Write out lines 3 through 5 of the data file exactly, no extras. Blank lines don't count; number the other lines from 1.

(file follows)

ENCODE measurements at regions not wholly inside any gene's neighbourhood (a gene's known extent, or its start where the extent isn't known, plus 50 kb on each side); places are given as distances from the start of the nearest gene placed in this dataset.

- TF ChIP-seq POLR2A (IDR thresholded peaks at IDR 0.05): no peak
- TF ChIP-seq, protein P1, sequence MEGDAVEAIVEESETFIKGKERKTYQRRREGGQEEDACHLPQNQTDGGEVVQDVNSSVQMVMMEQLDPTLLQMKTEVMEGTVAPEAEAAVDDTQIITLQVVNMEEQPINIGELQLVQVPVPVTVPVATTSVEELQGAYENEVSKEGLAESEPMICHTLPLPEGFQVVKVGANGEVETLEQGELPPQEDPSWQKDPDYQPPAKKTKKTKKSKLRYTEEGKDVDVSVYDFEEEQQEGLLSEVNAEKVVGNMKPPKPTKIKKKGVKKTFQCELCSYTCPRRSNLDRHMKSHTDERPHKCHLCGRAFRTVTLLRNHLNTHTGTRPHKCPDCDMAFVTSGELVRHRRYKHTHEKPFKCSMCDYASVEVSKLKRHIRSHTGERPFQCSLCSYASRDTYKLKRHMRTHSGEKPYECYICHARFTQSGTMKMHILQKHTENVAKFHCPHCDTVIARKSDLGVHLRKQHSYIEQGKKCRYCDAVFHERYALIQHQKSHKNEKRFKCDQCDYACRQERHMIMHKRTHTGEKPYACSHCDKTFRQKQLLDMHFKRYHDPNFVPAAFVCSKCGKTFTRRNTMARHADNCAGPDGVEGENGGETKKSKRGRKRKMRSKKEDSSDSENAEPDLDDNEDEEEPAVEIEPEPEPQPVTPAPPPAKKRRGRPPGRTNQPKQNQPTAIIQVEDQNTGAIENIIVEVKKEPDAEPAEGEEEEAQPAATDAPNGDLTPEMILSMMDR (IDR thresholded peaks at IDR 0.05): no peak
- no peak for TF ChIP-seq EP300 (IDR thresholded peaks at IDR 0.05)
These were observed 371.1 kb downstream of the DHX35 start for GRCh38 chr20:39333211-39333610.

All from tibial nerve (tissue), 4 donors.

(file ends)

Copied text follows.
- TF ChIP-seq, protein P1, sequence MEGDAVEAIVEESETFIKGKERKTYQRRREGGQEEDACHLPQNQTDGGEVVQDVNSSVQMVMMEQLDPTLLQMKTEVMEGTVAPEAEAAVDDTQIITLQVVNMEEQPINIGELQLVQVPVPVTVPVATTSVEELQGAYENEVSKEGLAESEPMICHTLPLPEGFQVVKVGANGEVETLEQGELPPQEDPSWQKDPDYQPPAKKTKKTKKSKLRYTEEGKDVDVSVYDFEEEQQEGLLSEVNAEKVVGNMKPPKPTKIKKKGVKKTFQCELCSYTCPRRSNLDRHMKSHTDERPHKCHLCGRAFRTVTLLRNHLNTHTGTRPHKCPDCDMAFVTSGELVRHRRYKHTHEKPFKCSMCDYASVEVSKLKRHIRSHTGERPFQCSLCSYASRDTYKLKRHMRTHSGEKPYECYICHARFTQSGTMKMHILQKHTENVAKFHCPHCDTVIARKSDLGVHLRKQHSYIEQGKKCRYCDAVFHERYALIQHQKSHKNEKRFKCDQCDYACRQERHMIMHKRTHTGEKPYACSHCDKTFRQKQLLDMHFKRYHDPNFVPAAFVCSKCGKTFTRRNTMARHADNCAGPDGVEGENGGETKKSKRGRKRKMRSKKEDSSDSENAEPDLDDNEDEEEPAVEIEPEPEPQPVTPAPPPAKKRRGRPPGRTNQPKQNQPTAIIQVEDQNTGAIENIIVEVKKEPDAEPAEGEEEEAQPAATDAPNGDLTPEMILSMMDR (IDR thresholded peaks at IDR 0.05): no peak
- no peak for TF ChIP-seq EP300 (IDR thresholded peaks at IDR 0.05)
These were observed 371.1 kb downstream of the DHX35 start for GRCh38 chr20:39333211-39333610.